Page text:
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Early voting…

Day one of early voting in Florida found me in a socially distanced line waiting to vote, which is all I have to say about this election. The first election that I actually remember was the 1956 election. I was turning eight, and horrified to realize that Eisenhower might not continue to be president. Since I thought life was just perfect as it was I worried that he wouldn’t be re-elected. Or they could elect my daddy, I thought that would be a dandy idea also. Next up was the 1960 election of JFK, a big deal in MA of course, so that left a lasting impression. But with a voting age of 21, and due to my July birthday, the first election I was able to vote in was the 1972 election. I was living in San Diego at the time, so waiting for my husband to get home from work meant that Nixon had already been declared the winner before I went out and voted with my home state, the only state to go for McGovern.

To be honest I had to look up a list of the presidential elections after that to remind myself who ran, who was elected, and who I voted for. I’m only batting 500, but I actually thought it was worse than that, and for me most of those elections came and went without a lot of emotion on my part. Probably the most memorable one was the 2000 Bush/Gore election, which isn’t surprising. But it so happened that a friend of the family was on the Bush election team, which is probably why my two oldest grandkids were very aware of the election and excited about it. We walked to the polls to vote that morning, the kids rode their new scooters and we were going to McDonald’s for breakfast afterwards. The line was just long enough for it to seem like an event, but not so long that the kids got bored. They were allowed into the polling booth with me and they were given their own “I voted” stickers. For this grandmother it was the perfect educational moment, I just loved everything about that day, until the vote count. It was educational in an entirely unexpected way when my grandson asked me several weeks later, “Hey Mimi, did they ever figure out who won that election?”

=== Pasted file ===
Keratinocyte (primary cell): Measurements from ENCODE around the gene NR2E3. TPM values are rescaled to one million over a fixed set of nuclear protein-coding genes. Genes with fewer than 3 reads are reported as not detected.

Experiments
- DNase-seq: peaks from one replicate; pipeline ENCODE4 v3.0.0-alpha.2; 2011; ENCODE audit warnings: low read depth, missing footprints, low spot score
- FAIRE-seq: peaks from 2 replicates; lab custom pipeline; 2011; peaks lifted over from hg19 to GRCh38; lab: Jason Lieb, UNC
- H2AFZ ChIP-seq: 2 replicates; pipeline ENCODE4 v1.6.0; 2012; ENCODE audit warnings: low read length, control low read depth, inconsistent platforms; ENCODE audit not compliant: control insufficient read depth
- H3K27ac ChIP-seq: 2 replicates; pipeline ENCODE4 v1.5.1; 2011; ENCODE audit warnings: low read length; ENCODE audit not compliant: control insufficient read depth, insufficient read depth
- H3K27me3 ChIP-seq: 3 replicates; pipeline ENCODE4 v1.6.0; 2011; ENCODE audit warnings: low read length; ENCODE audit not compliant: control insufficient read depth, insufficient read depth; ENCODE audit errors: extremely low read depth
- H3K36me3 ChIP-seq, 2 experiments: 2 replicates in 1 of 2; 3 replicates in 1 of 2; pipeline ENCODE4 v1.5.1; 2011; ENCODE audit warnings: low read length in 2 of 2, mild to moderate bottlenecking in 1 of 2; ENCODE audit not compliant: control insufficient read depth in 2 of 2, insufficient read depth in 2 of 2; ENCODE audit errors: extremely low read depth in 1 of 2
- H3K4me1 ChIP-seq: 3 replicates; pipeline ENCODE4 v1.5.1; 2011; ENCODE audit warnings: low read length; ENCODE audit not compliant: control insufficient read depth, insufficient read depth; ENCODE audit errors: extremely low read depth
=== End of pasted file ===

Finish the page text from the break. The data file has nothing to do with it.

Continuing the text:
The story of this election is still to be written… God bless America…

'scene' along the way, a second look, adventure, changing times, facing facts, following the rules, nature, perseverance, photography, simple things

In search of eagles…

I had heard that the eagles had returned to the area of the nest I like to visit, and the morning sky was pretty, so I decided to see if I could spot them. But no, I didn’t see eagles, but I did find a few photo ops in my travels.

It seems that our weather may have taken a turn for the better, read cooler. Whew! Which is good news because I hear the bluebirds have been hanging around lately, and there may be a family of ducks at the little pond, so I will have no excuse to be staying home so much. Our governor has declared us to be in stage three of getting back to normal after COVID. Businesses can reopen without restrictions, or something like that. I will be picky about what I do, and I will wear a mask when I’m in a store, but I have to admit that it will be great to be out more…

'scene' along the way, changing times, following the rules, go with the flow, life goes on, moments, perseverance, photography, silliness, weather

Things are not what they seem…

For instance, that’s not the remnants of a horrible accident that are dripping down the windshield of my car. That’s soap suds, evidence of the big excitement of my day, which was a trip to the car wash. It felt good to get that long overdue chore over with. I like that car wash with its free vacuum stations to get the inside clean also. And as I ran the vacuum over the floors I happened to look across the street at the very cute mini-golf course, and from that angle I saw it as a photo op. A visual trip to the Congo River, complete with a plane crash. I’ve noticed it many times as I have driven up and down that road, but I’ve never played golf there. And if I’m honest it wasn’t quite as hot today, not like it has been. I’ve been using the weather as an excuse to myself for being stuck in the house day after day. Those morning and afternoon thunderstorms coupled with the beastly hot days are all the excuse I need to take refuge in my recliner. Soon we will be into the best of Florida’s weather. I can’t wait.

Good thing I was taking my photos from the sidewalk or I might also have stumbled into the quicksand like this poor fellow…